GIS for Small Cities – Step 2: Catalog your Data

Learn what you have

As you should be able to pick up from the title, this post is about learning what you have, specifically with regards to spatial data.
This post is the second in the GIS for Small Cities series. The first discussed brainstorming uses for GIS and spatial data at your city or organization. If you are reading this in sequence, then at this point, you should have a baseline of potential uses for a GIS and spatial data at your organization.
If you found this independently, never fear, the topic of the day is equally applicable at many points in the GIS development process. Though this is in a series about GIS for small cities, the concepts and process described here is applicable to any organization or business that is incorporating spatial data into their processes. Whether you are just starting to build a GIS, or already make use of spatial data, it is always a good practice to review the data you have on hand.

The Process

There are a number of ways to figure out what you have. I have refined the process to 4 basic steps:

  1. Catalog: Search your servers and list all spatial data
  2. Categorize: Group results into logical categories for review
  3. Consolidate: Move data from disparate locations to a central store. Remove duplicate datasets with no unique fields.
  4. Condense: Review remaining data and condense unique attributes from duplicate datasets into single data table.

Let’s look at these in more detail.


The first step to figuring out what data you have, is to actually find everything you have. Depending on your data storage format, this process can take a few forms. If your organization is just starting out and most of your spatial data is file based, then you will need to perform a search of all the directories on your server/servers. This might include a wildcard search for various file extensions. Here are a few to consider, with the spatial data types they represent:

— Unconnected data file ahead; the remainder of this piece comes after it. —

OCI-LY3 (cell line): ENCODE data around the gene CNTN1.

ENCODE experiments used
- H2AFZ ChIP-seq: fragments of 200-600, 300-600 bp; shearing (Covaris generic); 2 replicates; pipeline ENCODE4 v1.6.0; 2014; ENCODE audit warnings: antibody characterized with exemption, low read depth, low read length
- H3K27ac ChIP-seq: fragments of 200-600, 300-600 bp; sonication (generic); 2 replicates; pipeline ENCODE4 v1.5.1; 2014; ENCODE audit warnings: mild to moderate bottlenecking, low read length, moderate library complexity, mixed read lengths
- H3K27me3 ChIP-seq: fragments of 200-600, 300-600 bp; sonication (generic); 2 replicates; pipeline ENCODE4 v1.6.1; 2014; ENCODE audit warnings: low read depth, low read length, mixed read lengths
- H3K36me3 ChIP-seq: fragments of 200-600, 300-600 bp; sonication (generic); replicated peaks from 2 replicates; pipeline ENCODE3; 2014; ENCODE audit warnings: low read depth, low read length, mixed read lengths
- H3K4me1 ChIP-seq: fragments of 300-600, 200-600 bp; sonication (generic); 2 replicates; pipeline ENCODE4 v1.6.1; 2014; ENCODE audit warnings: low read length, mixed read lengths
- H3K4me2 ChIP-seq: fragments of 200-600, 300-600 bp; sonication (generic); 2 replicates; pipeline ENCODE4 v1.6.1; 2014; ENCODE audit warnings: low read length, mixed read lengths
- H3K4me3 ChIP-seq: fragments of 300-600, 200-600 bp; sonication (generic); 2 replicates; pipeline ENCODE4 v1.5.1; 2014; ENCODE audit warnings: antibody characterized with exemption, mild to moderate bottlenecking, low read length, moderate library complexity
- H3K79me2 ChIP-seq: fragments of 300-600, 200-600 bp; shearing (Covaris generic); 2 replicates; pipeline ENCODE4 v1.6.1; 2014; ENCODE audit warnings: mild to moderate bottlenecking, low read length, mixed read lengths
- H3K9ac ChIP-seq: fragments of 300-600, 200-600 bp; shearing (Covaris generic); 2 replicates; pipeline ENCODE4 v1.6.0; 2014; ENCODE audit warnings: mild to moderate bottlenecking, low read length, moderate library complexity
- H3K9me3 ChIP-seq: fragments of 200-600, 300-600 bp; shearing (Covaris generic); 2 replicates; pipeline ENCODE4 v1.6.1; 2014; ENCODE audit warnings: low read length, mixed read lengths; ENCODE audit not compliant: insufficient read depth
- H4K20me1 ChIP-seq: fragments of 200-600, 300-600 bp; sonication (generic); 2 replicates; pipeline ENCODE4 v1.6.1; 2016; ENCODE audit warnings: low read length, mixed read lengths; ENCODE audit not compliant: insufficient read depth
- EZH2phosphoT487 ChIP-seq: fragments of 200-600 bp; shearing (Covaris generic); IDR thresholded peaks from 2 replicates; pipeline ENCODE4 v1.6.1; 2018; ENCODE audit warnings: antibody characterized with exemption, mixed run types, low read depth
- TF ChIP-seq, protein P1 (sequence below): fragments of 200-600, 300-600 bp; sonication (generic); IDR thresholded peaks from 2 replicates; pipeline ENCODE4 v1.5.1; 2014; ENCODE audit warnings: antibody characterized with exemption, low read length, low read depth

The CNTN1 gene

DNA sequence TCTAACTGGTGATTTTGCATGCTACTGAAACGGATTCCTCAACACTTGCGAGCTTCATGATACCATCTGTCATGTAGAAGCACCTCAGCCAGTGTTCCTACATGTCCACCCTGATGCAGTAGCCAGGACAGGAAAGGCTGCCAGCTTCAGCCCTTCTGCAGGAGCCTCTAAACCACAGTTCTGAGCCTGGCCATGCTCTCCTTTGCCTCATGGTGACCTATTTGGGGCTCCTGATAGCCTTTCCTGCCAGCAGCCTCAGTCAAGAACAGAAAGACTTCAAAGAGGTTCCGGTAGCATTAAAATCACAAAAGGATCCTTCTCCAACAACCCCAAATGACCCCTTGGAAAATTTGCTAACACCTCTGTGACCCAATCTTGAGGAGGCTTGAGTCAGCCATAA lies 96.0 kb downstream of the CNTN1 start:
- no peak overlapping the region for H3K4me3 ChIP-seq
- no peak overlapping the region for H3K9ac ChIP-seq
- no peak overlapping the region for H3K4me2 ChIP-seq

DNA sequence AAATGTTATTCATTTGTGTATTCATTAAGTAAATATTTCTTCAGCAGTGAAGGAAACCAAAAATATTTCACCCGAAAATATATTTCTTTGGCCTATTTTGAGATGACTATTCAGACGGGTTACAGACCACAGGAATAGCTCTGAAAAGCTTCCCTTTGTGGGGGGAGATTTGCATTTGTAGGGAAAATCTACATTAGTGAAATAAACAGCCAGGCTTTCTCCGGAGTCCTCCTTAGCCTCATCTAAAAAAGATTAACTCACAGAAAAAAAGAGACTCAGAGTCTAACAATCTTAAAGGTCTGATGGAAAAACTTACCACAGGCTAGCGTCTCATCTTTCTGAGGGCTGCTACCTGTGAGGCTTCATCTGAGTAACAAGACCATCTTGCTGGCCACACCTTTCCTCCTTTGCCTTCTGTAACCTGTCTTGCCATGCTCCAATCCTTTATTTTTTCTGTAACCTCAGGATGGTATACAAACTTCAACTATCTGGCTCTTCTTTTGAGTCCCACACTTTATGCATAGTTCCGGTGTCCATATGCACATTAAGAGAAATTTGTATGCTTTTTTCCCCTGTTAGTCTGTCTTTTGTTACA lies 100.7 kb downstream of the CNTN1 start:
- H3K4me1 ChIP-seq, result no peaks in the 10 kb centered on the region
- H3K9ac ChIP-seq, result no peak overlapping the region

• ‘.shp’: Esri Shapefile format.
  • ‘.gdb’: Esri File Geodatabase – This search would be for a directory, not individual files.
  • ‘.sqlite’: SQLite databases. These may hold spatial as a Spatialite format, or simple attribute data in a self-contained sql database.
  • ‘.mdb’: Microsoft Access database. This may be an Esri Personal Geodatabase, if it has been registered with ArcGIS. If not, it may contain spatial data in text format in a table, and other attribute data.
  • ‘dbf’: Dbase format attribute data. Be careful searching for this separately from .shp as the dbf is also the attribute storage portion of the Esri Shapefile format.
  • ‘.csv’: Comma separated values. May include all manner of attribute data or spatial data in text format.

Other items you will want to catalog are your project files. Here are some common ones:

  • For Esri Arcmap projects, your files will have an ‘.mxd’ extension.
  • ‘.qgis’ – QGIS projects will have an ‘.qgis’ extension.
  • ‘.dwg’ – These are Autocad drawing files.

When you search for each term, you will want to capture a list of the files that are returned. To do this, I would use a simple script to walk the contents of the directory of interest, and write them to a text file. You can do this with your programming language of choice. To keep it simple, for Windows, here is an easy command line script to use.

Open a command prompt (Start -> Run -> cmd Enter)
Enter dir directory_name > output_file_name (e.g., dir f:\business\gis\data > C:\dir.txt) and press Enter.